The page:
• Embodiments of the global management system may determine, for example, the initial placement of data when the system configuration is first defined. It may then respond to configuration changes, either due to adding or removing storage system components, or due to the failure and replacement of components, by assigning new data storage to the file systems and/or storage units, removing unused data storage from the file systems and/or storage units, or moving data from one file system and/or storage unit to another (or within a storage unit). Some embodiments of the global management system may be implemented as software and/or hardware that executes on one or more of the servers/computers within the data storage system.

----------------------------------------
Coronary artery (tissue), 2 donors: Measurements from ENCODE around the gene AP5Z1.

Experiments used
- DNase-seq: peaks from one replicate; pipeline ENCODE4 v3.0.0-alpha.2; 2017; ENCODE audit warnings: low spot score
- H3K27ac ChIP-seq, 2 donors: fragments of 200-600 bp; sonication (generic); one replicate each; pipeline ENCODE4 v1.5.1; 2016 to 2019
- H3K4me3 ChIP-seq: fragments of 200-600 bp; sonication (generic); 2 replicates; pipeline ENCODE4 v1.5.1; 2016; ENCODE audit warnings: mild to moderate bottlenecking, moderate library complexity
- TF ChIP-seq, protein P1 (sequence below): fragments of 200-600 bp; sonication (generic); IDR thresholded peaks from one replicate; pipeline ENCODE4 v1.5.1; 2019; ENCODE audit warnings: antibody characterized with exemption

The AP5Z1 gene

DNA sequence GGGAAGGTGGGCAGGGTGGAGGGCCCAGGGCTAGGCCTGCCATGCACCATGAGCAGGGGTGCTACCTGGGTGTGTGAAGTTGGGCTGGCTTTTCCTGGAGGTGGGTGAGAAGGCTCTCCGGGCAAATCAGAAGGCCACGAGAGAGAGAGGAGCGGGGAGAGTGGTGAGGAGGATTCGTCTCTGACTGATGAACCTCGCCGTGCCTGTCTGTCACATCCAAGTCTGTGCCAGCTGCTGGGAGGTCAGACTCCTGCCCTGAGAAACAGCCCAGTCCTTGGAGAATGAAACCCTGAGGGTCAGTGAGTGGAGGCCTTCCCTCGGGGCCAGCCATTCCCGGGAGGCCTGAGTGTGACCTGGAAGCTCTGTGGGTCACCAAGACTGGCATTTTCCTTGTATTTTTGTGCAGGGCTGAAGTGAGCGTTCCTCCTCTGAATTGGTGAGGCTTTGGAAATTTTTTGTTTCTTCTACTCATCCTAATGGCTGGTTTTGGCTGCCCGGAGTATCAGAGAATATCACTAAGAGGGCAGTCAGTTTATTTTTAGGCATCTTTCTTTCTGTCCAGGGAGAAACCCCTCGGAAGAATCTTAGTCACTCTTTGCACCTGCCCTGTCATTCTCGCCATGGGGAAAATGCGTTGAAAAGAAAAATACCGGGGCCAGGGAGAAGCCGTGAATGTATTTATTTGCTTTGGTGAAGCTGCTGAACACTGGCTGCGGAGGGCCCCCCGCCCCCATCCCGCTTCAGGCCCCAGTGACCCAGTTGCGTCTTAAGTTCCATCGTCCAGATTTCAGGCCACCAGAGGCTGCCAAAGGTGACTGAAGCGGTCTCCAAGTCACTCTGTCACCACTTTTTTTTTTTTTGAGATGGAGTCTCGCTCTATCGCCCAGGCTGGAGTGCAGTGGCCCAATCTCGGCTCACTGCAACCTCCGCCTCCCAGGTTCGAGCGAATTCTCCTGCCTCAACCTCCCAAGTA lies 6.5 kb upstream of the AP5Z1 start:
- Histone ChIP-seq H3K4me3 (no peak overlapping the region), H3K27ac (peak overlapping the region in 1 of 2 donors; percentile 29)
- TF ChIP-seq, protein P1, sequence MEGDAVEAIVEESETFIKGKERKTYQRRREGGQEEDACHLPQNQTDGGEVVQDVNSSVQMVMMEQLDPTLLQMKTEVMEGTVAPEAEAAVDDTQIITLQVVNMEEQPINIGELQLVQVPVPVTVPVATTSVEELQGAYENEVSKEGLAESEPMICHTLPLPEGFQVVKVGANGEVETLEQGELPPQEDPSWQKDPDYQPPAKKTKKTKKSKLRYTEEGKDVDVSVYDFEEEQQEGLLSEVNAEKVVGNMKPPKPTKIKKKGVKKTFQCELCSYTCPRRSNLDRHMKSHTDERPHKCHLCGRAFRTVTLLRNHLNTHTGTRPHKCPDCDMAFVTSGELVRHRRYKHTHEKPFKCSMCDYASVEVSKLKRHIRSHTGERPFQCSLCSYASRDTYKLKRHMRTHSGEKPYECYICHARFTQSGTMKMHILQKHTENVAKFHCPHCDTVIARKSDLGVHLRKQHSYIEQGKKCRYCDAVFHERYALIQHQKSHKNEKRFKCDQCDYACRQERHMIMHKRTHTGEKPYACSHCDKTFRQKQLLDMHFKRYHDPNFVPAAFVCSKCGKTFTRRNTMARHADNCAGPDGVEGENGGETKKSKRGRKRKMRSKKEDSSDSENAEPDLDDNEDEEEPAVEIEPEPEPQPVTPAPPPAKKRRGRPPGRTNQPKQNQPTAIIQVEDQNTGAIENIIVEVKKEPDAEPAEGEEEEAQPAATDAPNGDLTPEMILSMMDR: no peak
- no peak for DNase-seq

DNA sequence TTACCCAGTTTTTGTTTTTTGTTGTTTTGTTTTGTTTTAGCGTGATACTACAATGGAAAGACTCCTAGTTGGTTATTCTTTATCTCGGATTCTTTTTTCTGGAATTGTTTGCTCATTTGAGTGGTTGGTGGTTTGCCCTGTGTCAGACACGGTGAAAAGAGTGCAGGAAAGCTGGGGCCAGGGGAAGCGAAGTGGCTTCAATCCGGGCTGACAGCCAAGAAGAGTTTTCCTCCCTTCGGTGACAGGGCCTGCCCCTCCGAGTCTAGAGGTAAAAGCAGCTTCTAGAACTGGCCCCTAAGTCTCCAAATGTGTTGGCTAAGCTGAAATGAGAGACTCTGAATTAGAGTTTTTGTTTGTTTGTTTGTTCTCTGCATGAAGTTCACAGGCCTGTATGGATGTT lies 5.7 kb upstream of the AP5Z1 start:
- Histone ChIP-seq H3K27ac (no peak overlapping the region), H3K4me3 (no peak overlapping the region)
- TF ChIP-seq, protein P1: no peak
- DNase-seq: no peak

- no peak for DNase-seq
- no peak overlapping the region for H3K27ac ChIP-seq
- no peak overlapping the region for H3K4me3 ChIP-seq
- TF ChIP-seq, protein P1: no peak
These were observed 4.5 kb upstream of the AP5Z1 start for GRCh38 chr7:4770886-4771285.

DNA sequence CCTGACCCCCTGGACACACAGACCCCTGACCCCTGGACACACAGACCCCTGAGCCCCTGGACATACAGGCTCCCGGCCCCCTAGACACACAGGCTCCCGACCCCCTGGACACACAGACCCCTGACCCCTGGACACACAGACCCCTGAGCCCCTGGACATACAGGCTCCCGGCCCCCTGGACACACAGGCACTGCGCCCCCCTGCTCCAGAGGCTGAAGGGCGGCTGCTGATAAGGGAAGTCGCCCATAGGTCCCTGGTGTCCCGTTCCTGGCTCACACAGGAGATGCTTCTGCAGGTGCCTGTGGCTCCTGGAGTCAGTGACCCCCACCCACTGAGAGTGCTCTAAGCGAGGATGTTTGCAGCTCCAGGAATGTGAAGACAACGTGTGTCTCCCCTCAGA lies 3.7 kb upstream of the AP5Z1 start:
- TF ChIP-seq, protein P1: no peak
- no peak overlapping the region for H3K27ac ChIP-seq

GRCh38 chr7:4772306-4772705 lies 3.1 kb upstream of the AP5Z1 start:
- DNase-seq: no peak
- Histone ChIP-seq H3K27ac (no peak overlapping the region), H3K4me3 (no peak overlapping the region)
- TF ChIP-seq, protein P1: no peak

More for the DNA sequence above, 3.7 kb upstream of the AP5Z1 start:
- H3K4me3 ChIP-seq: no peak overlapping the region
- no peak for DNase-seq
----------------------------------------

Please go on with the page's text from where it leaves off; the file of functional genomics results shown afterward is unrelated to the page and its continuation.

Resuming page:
• Embodiments of the global management system may carry out one or more of the following activities: divide the host-access address space of the storage system into partitions and assign partitions to individual file system instances; divide the data storage space within the system into partitions and assign partitions to individual file systems so as to yield good system performance, and to limit the performance impact and risk of data loss due to failures of the data storage devices or other failures (within the data storage system or external to the data storage system); distribute a map describing which portions of the system's address space are assigned to each file system instance so that data access requests can be routed to the appropriate file system instance; inform each file system of the portions of the data storage space within the system that can be used by that file system instance; identify data that should be moved from one file system instance to another in order to improve wear leveling or to balance the workload and reduce bottlenecks; update the distributed map to describe the mapping of data being moved from one file system to another; receive notification of data storage system configuration changes due to adding or removing system components (system upgrades), or due to the failure and replacement of components; identify data that should be moved from one file system to another, and any appropriate changes to the assignment of physical storage to file system instances; direct the file system instances to move data and adjust physical storage allocation to adapt to the configuration change, and update the distributed map as appropriate; determine when the storage system should be serviced to replace storage components that have failed, have reached their end of life, or are approaching end-of-life; and when machine service is required for other reasons, report those storage components that are approaching end-of-life, so that they can be replaced during the same service call, eliminating the cost of a subsequent service call.